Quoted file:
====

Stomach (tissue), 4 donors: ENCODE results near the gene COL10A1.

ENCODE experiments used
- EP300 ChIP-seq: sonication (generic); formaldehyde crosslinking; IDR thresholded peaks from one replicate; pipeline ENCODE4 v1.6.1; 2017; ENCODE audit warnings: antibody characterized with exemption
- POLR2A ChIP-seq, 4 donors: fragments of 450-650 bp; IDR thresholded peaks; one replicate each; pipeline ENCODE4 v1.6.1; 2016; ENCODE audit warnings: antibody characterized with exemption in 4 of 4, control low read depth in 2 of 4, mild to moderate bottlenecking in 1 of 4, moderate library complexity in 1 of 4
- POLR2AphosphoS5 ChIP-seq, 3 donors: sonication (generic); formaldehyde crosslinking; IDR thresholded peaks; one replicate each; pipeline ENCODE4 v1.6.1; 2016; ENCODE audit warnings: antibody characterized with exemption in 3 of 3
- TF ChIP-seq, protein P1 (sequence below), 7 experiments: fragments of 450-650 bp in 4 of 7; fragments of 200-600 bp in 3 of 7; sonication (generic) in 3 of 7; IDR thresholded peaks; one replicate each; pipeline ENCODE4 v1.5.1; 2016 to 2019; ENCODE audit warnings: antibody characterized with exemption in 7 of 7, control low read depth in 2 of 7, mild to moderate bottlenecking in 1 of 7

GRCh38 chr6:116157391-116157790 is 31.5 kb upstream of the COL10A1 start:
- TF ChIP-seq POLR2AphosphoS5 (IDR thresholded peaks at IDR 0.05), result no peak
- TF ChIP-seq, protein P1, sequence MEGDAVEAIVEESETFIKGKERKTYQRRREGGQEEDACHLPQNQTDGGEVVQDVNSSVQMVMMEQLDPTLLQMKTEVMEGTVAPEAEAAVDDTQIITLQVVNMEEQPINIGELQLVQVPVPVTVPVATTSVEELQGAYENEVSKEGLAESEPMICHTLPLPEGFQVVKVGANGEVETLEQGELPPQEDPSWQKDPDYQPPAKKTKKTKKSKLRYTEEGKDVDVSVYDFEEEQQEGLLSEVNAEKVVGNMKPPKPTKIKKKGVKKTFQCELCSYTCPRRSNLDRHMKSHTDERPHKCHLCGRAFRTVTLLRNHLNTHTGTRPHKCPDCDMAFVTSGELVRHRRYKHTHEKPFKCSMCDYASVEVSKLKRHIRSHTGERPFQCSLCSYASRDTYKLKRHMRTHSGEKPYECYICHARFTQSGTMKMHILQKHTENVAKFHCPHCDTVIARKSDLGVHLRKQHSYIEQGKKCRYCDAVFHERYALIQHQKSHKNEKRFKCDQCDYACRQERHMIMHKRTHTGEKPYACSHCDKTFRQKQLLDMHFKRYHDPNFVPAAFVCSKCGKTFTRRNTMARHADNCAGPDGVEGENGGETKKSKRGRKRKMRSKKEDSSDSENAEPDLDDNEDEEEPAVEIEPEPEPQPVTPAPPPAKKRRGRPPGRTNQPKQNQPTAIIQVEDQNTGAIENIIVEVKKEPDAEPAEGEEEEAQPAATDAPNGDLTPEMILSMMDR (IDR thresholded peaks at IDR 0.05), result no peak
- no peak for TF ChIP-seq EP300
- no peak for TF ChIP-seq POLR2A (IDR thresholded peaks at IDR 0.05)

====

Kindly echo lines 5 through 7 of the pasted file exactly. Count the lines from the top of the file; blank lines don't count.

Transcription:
- POLR2AphosphoS5 ChIP-seq, 3 donors: sonication (generic); formaldehyde crosslinking; IDR thresholded peaks; one replicate each; pipeline ENCODE4 v1.6.1; 2016; ENCODE audit warnings: antibody characterized with exemption in 3 of 3
- TF ChIP-seq, protein P1 (sequence below), 7 experiments: fragments of 450-650 bp in 4 of 7; fragments of 200-600 bp in 3 of 7; sonication (generic) in 3 of 7; IDR thresholded peaks; one replicate each; pipeline ENCODE4 v1.5.1; 2016 to 2019; ENCODE audit warnings: antibody characterized with exemption in 7 of 7, control low read depth in 2 of 7, mild to moderate bottlenecking in 1 of 7

GRCh38 chr6:116157391-116157790 is 31.5 kb upstream of the COL10A1 start: